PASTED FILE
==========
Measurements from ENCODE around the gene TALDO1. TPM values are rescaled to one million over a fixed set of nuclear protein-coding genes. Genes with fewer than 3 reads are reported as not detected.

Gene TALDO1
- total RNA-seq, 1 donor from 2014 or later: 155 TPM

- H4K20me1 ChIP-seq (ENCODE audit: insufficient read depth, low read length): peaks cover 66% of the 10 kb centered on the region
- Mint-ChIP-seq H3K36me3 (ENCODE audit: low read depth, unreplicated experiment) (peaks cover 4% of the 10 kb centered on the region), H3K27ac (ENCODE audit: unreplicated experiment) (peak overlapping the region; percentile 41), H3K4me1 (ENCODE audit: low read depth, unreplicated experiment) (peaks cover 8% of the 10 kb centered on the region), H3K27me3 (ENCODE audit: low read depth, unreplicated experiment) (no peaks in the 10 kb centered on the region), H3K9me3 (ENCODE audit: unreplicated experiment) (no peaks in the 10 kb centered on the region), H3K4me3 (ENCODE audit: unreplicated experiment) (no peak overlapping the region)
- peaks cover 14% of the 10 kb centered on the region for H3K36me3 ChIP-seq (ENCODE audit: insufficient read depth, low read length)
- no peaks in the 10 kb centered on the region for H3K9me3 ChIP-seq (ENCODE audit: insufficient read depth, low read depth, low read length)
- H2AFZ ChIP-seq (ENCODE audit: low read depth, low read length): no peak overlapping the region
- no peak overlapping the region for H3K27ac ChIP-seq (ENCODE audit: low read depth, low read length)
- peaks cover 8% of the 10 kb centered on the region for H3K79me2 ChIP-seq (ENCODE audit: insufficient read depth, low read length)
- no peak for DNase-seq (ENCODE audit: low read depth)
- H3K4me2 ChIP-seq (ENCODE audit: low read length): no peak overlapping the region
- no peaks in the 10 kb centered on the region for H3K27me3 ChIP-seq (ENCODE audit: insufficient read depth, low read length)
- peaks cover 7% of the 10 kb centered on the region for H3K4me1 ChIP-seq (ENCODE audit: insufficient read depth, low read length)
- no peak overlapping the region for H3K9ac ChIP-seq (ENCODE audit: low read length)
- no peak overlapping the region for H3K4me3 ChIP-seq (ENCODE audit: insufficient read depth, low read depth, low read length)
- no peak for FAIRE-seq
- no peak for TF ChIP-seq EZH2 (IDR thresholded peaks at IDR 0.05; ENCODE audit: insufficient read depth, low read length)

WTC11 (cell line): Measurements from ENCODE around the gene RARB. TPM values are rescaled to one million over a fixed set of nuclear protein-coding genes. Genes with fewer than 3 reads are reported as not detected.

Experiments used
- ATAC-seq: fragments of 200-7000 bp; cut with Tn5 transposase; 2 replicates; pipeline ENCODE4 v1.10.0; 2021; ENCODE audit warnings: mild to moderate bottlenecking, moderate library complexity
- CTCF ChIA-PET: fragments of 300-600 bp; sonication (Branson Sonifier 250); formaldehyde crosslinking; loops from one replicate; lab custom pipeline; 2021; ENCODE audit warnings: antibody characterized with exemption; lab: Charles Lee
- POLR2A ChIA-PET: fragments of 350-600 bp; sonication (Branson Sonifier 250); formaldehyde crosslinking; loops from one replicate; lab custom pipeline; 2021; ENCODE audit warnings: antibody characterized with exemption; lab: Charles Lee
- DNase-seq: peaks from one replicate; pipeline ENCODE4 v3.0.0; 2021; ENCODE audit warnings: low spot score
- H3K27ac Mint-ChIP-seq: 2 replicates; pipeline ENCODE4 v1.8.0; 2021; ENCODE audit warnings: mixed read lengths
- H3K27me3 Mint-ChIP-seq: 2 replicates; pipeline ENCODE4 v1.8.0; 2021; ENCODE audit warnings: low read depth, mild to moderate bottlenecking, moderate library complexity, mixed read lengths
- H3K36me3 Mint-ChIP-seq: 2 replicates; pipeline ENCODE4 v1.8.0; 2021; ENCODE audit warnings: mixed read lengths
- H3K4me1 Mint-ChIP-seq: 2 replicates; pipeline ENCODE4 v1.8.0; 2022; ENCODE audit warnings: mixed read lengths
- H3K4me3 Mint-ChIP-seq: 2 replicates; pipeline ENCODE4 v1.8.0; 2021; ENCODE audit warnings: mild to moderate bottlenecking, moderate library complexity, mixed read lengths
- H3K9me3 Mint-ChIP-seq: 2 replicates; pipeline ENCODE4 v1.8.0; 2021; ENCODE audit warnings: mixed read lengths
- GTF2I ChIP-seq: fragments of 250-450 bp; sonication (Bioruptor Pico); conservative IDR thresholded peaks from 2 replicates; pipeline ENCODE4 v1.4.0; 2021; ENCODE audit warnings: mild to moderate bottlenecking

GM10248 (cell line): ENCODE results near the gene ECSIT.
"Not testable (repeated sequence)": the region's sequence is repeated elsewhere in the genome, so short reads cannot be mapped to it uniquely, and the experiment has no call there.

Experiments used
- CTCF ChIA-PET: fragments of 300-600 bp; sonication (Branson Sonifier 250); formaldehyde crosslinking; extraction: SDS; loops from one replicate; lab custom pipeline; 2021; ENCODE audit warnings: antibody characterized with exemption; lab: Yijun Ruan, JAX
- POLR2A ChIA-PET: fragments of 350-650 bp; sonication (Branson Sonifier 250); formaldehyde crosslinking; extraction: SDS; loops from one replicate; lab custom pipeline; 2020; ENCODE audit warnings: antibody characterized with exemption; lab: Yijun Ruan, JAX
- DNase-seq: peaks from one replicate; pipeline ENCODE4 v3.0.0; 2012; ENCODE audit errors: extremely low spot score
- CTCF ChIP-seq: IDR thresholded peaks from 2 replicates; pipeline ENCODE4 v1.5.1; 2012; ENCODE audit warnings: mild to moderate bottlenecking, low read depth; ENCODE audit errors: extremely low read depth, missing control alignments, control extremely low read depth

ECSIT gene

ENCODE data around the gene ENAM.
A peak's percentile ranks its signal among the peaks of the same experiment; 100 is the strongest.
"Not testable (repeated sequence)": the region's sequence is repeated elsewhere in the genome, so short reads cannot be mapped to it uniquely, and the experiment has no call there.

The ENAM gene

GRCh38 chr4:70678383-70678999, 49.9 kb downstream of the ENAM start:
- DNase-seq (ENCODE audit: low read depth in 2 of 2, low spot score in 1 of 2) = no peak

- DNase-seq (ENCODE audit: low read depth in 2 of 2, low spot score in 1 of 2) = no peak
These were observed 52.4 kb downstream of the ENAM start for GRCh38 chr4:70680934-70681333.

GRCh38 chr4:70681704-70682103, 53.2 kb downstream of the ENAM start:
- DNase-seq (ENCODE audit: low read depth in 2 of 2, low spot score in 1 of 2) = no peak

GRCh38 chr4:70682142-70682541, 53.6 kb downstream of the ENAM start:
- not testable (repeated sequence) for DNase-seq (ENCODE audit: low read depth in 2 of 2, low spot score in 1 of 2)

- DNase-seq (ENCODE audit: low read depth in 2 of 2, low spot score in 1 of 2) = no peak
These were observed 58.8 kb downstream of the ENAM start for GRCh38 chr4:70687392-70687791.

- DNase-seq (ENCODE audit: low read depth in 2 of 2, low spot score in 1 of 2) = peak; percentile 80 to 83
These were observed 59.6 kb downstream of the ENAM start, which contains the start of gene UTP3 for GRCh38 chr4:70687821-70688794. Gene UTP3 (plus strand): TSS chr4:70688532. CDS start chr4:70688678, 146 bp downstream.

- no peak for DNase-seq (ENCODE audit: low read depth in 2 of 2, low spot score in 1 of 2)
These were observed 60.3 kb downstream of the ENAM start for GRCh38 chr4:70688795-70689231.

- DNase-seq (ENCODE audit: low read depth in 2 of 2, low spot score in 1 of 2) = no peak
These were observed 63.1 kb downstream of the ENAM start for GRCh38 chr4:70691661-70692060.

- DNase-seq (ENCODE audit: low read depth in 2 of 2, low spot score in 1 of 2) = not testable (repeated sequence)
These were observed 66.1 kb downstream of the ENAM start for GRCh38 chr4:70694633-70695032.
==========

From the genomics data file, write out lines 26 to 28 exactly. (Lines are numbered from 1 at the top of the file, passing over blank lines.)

- H3K27me3 Mint-ChIP-seq: 2 replicates; pipeline ENCODE4 v1.8.0; 2021; ENCODE audit warnings: low read depth, mild to moderate bottlenecking, moderate library complexity, mixed read lengths
- H3K36me3 Mint-ChIP-seq: 2 replicates; pipeline ENCODE4 v1.8.0; 2021; ENCODE audit warnings: mixed read lengths
- H3K4me1 Mint-ChIP-seq: 2 replicates; pipeline ENCODE4 v1.8.0; 2022; ENCODE audit warnings: mixed read lengths